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Vermillion State Bank v. State

Court of Appeals of Minnesota

April 17, 2017

Vermillion State Bank, Plaintiff-Petitioner Below, Faegre Baker Daniels, Respondent,
v.
State of Minnesota, by its Department of Transportation, Appellant.

         Dakota County District Court File No. 19HA-CV-15-971

          David M. Jann, Bruce Jones, Faegre Baker Daniels LLP, Minneapolis, Minnesota (for respondent)

          Lori Swanson, Attorney General, Stephen D. Melchionne, Assistant Attorney General, Jeffery S. Thompson, Assistant Attorney General, St. Paul, Minnesota (for appellant)

          Patrick B. Steinhoff, Malkerson Gunn Martin LLP, Minneapolis, Minnesota; and Leland J. Frankman, Frankman Law Offices, Minneapolis, Minnesota (for amicus curiae Minnesota Eminent Domain Institute)

          Considered and decided by Worke, Presiding Judge; Halbrooks, Judge; and Jesson, Judge.

         SYLLABUS

         Minn. Stat. § 117.045 (2016) entitles a landowner who successfully brings an inverse condemnation action to petition the court for attorney fees and other costs; the landowner's attorney has no standing to petition for fees and costs directly and independently of the landowner.

          OPINION

          WORKE, Judge

         Appellant challenges the district court's award of attorney fees and other costs directly to respondent law firm under Minn. Stat. § 117.045. Because respondent did not have statutory standing to petition for fees directly and independently of plaintiff-petitioner, its former client, we reverse.

         FACTS

         In 2012, appellant State of Minnesota Department of Transportation (MnDOT) permanently closed a restaurant's only access to a state highway. The restaurant's owners had purchased the property with the assistance of a mortgage loan from plaintiff-petitioner Vermillion State Bank (Vermillion). Within months, loss of highway access forced the restaurant to close. The restaurant owners were no longer able to pay the mortgage, and Vermillion foreclosed on the property.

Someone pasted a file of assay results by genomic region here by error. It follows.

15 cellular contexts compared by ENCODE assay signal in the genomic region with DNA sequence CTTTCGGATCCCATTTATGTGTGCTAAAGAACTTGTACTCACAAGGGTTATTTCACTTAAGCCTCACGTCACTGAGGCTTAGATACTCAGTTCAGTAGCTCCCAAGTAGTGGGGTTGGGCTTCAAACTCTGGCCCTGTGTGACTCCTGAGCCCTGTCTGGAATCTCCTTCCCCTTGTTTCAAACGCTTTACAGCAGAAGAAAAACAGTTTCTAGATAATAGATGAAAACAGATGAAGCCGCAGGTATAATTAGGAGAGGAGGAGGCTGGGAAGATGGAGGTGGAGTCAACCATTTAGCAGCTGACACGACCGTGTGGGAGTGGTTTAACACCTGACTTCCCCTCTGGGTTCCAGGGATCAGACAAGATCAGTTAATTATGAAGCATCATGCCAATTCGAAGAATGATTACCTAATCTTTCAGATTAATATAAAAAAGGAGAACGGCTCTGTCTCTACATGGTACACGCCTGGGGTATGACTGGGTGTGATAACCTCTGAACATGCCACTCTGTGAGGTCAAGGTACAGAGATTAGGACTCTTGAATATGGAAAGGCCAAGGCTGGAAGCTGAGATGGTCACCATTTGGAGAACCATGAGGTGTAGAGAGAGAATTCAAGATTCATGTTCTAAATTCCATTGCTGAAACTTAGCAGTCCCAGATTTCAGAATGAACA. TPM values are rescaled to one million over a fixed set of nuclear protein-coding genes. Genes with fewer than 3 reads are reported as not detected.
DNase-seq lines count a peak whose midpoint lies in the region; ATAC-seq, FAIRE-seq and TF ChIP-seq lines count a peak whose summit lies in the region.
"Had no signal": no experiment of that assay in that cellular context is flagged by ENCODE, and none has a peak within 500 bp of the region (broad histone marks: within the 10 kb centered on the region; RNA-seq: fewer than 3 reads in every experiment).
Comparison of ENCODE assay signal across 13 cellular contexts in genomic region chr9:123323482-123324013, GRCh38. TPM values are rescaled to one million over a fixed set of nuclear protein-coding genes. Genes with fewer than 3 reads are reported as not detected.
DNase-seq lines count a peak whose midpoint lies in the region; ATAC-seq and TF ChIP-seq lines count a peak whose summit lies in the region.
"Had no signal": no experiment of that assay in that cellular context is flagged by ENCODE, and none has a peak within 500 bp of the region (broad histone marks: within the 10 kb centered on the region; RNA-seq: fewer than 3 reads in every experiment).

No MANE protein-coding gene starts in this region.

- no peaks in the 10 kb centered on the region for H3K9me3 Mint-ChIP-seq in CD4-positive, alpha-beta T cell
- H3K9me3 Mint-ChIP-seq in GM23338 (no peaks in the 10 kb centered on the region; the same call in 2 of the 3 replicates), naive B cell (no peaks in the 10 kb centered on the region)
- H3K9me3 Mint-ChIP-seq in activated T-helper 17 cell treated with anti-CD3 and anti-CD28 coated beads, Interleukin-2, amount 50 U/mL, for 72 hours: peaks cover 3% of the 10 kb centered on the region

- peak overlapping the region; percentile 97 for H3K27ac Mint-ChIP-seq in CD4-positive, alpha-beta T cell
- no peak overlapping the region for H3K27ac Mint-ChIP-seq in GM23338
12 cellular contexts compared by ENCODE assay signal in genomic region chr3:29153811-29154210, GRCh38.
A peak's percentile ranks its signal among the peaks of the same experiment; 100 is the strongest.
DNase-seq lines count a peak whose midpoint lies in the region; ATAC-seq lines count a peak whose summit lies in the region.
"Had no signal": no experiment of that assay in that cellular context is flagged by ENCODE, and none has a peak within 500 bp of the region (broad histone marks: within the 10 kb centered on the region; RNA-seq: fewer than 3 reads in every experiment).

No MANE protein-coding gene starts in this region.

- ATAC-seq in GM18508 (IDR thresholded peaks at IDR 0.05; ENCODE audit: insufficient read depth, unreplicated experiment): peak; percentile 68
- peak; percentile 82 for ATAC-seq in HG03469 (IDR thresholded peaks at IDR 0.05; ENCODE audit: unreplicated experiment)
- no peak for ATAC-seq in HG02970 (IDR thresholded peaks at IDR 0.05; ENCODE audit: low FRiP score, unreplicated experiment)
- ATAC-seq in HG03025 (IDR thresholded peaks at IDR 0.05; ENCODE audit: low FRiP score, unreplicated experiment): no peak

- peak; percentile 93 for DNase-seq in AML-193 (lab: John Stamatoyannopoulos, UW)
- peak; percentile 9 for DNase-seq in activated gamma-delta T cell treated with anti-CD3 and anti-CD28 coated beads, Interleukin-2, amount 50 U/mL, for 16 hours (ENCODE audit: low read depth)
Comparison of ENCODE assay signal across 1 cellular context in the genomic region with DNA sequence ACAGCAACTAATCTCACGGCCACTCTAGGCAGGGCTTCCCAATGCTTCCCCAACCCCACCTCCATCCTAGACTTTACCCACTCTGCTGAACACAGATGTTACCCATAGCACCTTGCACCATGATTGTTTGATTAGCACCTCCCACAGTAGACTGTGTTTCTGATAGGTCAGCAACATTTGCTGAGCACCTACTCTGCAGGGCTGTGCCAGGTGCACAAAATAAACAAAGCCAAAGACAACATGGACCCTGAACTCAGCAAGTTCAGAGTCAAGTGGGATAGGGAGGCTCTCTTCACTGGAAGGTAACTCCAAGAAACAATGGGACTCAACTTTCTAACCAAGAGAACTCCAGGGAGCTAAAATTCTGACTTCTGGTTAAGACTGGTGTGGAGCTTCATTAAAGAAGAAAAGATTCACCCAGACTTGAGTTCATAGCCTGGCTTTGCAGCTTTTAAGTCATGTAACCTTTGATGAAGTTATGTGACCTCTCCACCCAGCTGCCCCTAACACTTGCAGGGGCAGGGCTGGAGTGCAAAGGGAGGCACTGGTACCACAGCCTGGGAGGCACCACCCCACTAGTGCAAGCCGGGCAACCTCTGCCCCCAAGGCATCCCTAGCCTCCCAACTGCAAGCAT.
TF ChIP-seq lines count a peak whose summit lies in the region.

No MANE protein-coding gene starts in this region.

In January 2014, Vermillion retained respondent Faegre Baker Daniels (Faegre) to represent it in an inverse condemnation action against MnDOT. Faegre conducted title work to establish the exact physical location of the property, conducted extensive legal research, sent a demand letter, and drafted pleadings. In February 2015, Vermillion, pointing to a "lack of progress" on the case, terminated its agreement with Faegre and hired Larkin Hoffman Daly & Lindgren Ltd. (Larkin Hoffman). As directed by Vermillion, Faegre forwarded its work to Larkin Hoffman. Shortly thereafter, Larkin Hoffman filed a summons and complaint that were substantially identical to the pleadings prepared by Faegre.

         In December 2015, the district court granted Vermillion's motion for summary judgment and ordered MnDOT to commence condemnation proceedings. Faegre filed a motion for $63, 495.50 in attorney fees and $368.46 in costs under Minn. Stat. § 117.045. Vermillion also filed a motion for attorney fees, seeking reimbursement for $55, 416.19 in fees and costs incurred while it was represented by Larkin Hoffman. Vermillion did not request any fees for the work performed by Faegre and informed Faegre that it would not pay Faegre directly. Vermillion maintains that Faegre is not entitled to fees because it was hired on a contingent basis-meaning that it would be paid only if it successfully prosecuted the inverse condemnation action-and fired before the inverse condemnation action was commenced. MnDOT agreed to pay Larkin Hoffman's fees but argued that Faegre had no standing to bring a motion for attorney fees because Minn. Stat. § 117.045 allows only the landowner to petition the court for reimbursement; it does not allow an attorney to make a direct claim for fees.

         The district court ordered MnDOT to pay Faegre $52, 065 in attorney fees and $368.46 in other costs. It rejected MnDOT's claim that Faegre lacked standing to petition ...


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